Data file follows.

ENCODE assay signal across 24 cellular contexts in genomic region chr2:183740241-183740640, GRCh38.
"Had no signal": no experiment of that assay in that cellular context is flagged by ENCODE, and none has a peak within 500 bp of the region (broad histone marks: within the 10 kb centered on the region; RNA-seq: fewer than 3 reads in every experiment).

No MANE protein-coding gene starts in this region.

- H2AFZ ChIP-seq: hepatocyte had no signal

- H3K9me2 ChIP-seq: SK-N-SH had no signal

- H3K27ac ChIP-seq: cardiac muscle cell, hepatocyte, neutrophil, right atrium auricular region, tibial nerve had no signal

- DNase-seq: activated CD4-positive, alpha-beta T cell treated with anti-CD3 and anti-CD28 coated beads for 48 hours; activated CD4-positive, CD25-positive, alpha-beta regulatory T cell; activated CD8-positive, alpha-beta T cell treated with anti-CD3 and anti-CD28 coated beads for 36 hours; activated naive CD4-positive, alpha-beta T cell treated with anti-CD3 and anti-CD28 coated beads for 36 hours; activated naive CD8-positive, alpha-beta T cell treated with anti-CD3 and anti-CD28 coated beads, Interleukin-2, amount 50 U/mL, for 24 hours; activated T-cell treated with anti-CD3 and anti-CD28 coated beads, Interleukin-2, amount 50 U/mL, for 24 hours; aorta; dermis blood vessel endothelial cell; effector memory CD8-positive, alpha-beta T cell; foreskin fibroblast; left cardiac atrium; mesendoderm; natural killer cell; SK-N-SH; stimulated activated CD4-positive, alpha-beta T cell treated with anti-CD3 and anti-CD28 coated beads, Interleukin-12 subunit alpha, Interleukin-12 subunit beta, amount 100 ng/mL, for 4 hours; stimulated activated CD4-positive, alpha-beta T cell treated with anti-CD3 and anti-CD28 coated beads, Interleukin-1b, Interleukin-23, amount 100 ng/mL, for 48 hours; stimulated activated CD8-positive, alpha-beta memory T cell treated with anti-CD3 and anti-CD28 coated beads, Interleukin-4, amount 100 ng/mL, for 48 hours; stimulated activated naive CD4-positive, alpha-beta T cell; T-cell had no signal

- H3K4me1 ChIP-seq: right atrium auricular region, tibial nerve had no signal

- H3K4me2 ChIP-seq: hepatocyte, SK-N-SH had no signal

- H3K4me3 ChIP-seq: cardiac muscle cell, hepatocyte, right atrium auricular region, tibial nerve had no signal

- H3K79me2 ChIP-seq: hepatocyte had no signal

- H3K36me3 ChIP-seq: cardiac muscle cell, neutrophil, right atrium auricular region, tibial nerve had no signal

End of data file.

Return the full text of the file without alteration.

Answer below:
ENCODE assay signal across 24 cellular contexts in genomic region chr2:183740241-183740640, GRCh38.
"Had no signal": no experiment of that assay in that cellular context is flagged by ENCODE, and none has a peak within 500 bp of the region (broad histone marks: within the 10 kb centered on the region; RNA-seq: fewer than 3 reads in every experiment).

No MANE protein-coding gene starts in this region.

- H2AFZ ChIP-seq: hepatocyte had no signal

- H3K9me2 ChIP-seq: SK-N-SH had no signal

- H3K27ac ChIP-seq: cardiac muscle cell, hepatocyte, neutrophil, right atrium auricular region, tibial nerve had no signal

- DNase-seq: activated CD4-positive, alpha-beta T cell treated with anti-CD3 and anti-CD28 coated beads for 48 hours; activated CD4-positive, CD25-positive, alpha-beta regulatory T cell; activated CD8-positive, alpha-beta T cell treated with anti-CD3 and anti-CD28 coated beads for 36 hours; activated naive CD4-positive, alpha-beta T cell treated with anti-CD3 and anti-CD28 coated beads for 36 hours; activated naive CD8-positive, alpha-beta T cell treated with anti-CD3 and anti-CD28 coated beads, Interleukin-2, amount 50 U/mL, for 24 hours; activated T-cell treated with anti-CD3 and anti-CD28 coated beads, Interleukin-2, amount 50 U/mL, for 24 hours; aorta; dermis blood vessel endothelial cell; effector memory CD8-positive, alpha-beta T cell; foreskin fibroblast; left cardiac atrium; mesendoderm; natural killer cell; SK-N-SH; stimulated activated CD4-positive, alpha-beta T cell treated with anti-CD3 and anti-CD28 coated beads, Interleukin-12 subunit alpha, Interleukin-12 subunit beta, amount 100 ng/mL, for 4 hours; stimulated activated CD4-positive, alpha-beta T cell treated with anti-CD3 and anti-CD28 coated beads, Interleukin-1b, Interleukin-23, amount 100 ng/mL, for 48 hours; stimulated activated CD8-positive, alpha-beta memory T cell treated with anti-CD3 and anti-CD28 coated beads, Interleukin-4, amount 100 ng/mL, for 48 hours; stimulated activated naive CD4-positive, alpha-beta T cell; T-cell had no signal

- H3K4me1 ChIP-seq: right atrium auricular region, tibial nerve had no signal

- H3K4me2 ChIP-seq: hepatocyte, SK-N-SH had no signal

- H3K4me3 ChIP-seq: cardiac muscle cell, hepatocyte, right atrium auricular region, tibial nerve had no signal

- H3K79me2 ChIP-seq: hepatocyte had no signal

- H3K36me3 ChIP-seq: cardiac muscle cell, neutrophil, right atrium auricular region, tibial nerve had no signal